In third grade, the nine-year-old begins to experience a separation of the inner and outer worlds. Children at this age begin to ask philosophical questions, such “Why is there evil?” or “Who made the world?” as they experience a more distanced relationship to their environment. To satisfy this inner searching, the language arts curriculum begins with cultural experiences of the Creation Story and stories from the Old Testament.
The children now want to experience their environment in a more practical way. Thus, they study how the native cultures lived in accordance with nature. Not only do they study house building and farming, but engage in these activities as well. The children also learn about the practical functioning of the city. They may take local field trips to discover, for example, the journey water takes to and from their sinks.
There is a practical aspect to the mathematics curriculum as well. In tandem with their building project, the children are introduced to linear measurement. Alongside their study of farming, the children are introduced to liquid and solid measurement. The third graders learn about the measurement of time from a historical as well as practical perspective. They learn how to read a clock and may make a calendar or a sundial. The children also learn about currency and how to give change through practical activities such as managing a bake sale. The children apply their multiplication and division skills to simple conversion of measurement units.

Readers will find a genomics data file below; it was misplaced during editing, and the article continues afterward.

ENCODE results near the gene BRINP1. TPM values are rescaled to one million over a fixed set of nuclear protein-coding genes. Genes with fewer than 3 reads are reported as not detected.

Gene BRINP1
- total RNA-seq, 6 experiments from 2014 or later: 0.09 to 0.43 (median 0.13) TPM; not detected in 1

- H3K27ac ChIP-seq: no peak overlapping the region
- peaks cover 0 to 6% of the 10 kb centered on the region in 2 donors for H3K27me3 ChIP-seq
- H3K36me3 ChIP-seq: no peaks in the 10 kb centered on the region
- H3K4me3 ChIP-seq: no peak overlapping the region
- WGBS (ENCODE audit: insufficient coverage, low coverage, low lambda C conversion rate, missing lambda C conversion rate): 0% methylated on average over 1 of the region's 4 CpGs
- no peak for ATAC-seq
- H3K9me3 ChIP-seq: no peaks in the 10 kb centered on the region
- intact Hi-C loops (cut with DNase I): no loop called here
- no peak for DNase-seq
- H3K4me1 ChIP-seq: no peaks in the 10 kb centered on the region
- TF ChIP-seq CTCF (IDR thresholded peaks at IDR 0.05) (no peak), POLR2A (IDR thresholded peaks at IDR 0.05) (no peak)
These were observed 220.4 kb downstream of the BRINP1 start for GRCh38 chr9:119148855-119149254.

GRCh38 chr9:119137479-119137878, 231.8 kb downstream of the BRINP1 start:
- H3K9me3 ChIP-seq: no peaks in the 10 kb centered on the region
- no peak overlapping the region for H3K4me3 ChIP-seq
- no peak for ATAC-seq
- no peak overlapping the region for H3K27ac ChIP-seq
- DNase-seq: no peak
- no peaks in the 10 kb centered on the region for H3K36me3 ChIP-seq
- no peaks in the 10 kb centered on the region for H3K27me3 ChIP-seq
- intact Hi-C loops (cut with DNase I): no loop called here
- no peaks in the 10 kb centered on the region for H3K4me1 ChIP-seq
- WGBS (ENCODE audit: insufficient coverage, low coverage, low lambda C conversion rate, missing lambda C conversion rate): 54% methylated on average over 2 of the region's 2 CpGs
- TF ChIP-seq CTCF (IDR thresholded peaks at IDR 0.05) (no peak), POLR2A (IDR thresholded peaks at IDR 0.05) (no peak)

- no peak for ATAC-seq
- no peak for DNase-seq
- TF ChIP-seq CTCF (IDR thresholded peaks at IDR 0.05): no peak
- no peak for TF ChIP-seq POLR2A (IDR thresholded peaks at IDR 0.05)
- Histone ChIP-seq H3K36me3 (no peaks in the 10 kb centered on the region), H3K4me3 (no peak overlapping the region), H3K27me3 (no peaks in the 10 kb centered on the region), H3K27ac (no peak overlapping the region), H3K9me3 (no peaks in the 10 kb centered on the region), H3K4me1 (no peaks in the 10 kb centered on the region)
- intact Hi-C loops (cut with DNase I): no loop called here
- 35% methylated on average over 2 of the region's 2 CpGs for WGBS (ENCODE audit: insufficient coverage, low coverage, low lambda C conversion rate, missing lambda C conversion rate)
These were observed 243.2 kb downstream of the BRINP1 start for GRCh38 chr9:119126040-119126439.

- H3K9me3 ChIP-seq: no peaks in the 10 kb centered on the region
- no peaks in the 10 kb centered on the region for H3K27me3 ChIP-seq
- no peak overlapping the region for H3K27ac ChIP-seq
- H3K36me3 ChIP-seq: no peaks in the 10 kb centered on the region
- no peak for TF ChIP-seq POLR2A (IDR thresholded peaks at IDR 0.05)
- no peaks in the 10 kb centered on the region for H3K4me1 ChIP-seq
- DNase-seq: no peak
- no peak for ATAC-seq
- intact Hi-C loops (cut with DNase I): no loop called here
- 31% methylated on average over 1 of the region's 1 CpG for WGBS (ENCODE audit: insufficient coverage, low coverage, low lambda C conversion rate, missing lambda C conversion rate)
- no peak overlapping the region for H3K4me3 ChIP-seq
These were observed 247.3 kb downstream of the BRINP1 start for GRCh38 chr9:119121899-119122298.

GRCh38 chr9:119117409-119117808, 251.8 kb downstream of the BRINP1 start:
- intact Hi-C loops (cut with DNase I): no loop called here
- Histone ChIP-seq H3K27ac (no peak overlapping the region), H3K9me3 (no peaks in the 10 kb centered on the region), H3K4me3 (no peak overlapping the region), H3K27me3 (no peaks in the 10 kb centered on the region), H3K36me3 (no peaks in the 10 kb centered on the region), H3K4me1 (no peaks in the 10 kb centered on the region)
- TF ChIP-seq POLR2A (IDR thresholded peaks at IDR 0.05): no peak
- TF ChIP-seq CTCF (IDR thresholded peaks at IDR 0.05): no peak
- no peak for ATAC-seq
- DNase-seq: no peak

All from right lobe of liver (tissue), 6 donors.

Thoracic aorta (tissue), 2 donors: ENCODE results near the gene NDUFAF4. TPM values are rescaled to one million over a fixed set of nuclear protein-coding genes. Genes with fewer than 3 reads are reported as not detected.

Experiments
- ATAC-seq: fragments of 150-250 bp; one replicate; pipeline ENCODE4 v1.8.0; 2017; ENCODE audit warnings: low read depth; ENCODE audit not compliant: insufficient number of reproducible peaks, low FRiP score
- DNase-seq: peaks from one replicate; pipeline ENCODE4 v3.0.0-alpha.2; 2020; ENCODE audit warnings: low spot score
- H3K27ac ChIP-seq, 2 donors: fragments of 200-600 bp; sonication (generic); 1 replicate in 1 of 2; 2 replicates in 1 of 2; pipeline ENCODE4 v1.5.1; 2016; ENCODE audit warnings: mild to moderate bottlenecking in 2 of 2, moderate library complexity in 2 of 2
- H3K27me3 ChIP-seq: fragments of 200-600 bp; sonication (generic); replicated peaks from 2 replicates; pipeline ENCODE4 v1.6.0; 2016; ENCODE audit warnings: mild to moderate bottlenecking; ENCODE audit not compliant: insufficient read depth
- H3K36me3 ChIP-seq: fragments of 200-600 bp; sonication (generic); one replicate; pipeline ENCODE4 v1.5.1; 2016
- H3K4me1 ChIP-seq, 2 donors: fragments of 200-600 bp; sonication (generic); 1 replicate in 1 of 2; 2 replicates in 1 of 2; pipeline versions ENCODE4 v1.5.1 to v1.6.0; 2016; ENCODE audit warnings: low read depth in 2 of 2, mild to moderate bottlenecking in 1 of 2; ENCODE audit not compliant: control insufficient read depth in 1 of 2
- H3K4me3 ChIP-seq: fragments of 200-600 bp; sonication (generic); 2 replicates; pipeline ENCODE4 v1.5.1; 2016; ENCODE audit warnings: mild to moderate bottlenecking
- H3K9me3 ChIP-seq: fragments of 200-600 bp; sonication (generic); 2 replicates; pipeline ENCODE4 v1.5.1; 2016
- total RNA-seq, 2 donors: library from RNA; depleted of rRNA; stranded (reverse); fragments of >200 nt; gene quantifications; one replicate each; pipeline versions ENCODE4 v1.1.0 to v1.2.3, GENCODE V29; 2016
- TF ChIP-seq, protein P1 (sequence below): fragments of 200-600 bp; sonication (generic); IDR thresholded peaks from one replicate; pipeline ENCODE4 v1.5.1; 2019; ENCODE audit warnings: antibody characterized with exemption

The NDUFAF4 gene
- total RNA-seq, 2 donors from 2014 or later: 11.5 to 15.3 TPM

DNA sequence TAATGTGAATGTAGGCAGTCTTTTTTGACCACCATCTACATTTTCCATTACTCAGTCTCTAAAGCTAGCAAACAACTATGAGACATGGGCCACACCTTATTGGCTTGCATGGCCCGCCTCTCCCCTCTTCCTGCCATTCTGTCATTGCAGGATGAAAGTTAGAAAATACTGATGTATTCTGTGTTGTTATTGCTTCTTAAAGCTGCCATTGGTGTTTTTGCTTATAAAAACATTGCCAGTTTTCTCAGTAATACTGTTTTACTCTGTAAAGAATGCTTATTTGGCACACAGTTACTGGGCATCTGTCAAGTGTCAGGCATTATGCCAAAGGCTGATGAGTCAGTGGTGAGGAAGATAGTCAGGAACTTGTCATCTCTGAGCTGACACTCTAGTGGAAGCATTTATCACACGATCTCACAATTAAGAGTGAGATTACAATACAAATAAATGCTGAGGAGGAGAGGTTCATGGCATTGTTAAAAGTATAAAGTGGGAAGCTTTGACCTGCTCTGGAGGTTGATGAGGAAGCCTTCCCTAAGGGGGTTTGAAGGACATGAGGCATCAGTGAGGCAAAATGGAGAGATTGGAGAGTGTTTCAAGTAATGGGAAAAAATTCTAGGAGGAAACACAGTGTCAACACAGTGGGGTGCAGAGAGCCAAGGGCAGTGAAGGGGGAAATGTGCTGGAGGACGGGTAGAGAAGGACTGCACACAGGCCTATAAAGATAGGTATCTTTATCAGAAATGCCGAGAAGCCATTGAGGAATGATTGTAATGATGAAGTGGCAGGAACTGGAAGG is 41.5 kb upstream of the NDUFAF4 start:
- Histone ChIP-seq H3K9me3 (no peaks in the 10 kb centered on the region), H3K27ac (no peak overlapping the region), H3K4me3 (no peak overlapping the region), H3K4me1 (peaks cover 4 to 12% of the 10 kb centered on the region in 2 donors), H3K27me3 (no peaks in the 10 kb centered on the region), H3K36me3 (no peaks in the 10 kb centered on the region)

Throughout these units of study, the class continues to review and expand their skills with the four operations. They will learn long division and long multiplication and become flexible within the multiplication tables. They become confident in applying mathematical equations to word problems.
In third grade the children learn to be more expressive in their writing. They learn the parts of speech, sentence structure, and punctuation. They are expected to write more of their own compositions and begin to take dictations to develop skills in listening, spelling, grammar, punctuation and capitalization. Cursive script is introduced. More complicated word families are introduced as well as sight words. Spelling words may also arise out of the main lesson content.
As with their writing, the children now learn to read with expression. They read in groups as well as independently. They learn strategies for decoding difficult words. They continue to develop their speech through the recitation of poetry and tongue twisters.